31 October 2018 | Daniel Cebul | Defense News
WASHINGTON — The U.S. Defense Department announced the top-line budget for its secretive intelligence programs on Tuesday.
The total Military Intelligence Program, or MIP, budget for fiscal 2018, including the base budget and Overseas Contingency Operations appropriations, was $22.1 billion.
This is above the $20.7 billion the Pentagon requested for FY18 and the $21.2 billion requested for FY19.
According to a Congressional Research Service report, MIP funds “defense intelligence activities intended to support operational and tactical level intelligence priorities supporting defense operations.”
Among other uses, these dollars can be spent to facilitate the dissemination of information that relates to a foreign country or political group, and covert or clandestine activities against political and military groups or individuals.
CRS also listed MIP funding going to U.S. Special Operations Command as it pursues “several current acquisition efforts focused on outfitting aircraft — both manned and unmanned, fixed and rotary wing — with advanced ISR and data storage capabilities that will work in multiple environments.”
In the early part of the decade, the MIP dropped from a high of $27 billion in FY10, hitting its low point in FY15 at $16.6 billion, according to numbers maintained by the analytics group Avascent.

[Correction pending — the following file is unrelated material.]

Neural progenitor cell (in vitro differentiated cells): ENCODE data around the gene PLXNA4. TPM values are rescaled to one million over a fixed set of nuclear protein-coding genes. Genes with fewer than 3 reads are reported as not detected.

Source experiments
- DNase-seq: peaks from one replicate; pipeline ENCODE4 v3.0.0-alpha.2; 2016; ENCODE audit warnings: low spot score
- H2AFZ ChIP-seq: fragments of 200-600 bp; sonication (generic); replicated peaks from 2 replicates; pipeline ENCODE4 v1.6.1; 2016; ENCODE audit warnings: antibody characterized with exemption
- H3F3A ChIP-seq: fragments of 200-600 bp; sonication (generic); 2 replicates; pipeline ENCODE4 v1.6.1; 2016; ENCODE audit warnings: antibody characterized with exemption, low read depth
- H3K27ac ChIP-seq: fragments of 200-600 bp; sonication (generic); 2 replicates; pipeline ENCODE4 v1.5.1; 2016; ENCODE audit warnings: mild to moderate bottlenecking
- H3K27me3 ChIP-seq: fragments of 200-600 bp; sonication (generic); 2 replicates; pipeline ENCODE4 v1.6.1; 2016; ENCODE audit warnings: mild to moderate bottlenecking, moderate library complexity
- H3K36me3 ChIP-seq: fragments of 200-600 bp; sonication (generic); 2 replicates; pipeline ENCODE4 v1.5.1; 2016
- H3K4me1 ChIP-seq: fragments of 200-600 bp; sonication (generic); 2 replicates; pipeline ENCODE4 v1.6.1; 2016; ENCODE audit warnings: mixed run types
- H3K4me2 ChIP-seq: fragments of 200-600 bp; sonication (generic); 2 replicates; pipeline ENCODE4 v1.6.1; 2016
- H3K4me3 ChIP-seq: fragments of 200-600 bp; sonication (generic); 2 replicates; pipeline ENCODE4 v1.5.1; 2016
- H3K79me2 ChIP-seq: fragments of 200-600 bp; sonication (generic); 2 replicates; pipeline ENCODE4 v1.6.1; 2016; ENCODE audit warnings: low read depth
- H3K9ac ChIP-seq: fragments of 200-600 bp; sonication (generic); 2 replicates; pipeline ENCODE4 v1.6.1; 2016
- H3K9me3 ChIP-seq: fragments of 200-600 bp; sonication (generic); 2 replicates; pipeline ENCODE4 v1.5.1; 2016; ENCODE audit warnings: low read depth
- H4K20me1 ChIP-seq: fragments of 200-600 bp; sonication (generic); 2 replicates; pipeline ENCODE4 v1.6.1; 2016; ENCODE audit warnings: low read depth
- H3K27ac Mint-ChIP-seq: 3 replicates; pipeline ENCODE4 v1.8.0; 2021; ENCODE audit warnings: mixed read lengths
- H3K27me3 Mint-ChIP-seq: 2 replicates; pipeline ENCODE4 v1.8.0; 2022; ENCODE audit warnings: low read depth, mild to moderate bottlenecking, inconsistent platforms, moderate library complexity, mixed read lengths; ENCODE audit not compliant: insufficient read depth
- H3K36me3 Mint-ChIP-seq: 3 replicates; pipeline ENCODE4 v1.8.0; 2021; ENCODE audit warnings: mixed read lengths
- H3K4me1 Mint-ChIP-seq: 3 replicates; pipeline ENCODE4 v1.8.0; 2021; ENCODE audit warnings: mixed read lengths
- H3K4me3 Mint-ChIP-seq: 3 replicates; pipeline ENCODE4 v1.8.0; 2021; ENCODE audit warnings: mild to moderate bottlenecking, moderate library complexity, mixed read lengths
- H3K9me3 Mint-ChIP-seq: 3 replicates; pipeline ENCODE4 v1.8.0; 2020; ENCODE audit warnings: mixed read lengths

Fiscal 2018′s $22.1 billion appropriation is the most MIP has been granted since fiscal 2012.
This funding is separate from the National Intelligence Program, or NIP, which funds both defense and nondefense intelligence programs. In FY18, NIP was appropriated $57.7 billion.
According to CRS numbers, this is the most money the program has ever been given. The program’s previous peak was in FY11, when it was given $54.6 billion. The government has requested $59.9 billion for FY19.
On the defense side, some of the programs NIP supports include the National Geospatial-Intelligence Program, the National Reconnaissance Program, and the Defense Intelligence Agency’s General Defense Intelligence Program.
On the nondefense side, these dollars fund CIA human intelligence and open-source intelligence programs, Department of Energy counterintelligence operations against nuclear-related terrorist activities, and Department of Homeland Security analysts and collection activities to combat the smuggling of weapons and drugs.
In total, intelligence programs were appropriated $78.4 billion in FY18, accounting for approximately 11 percent of the total defense budget.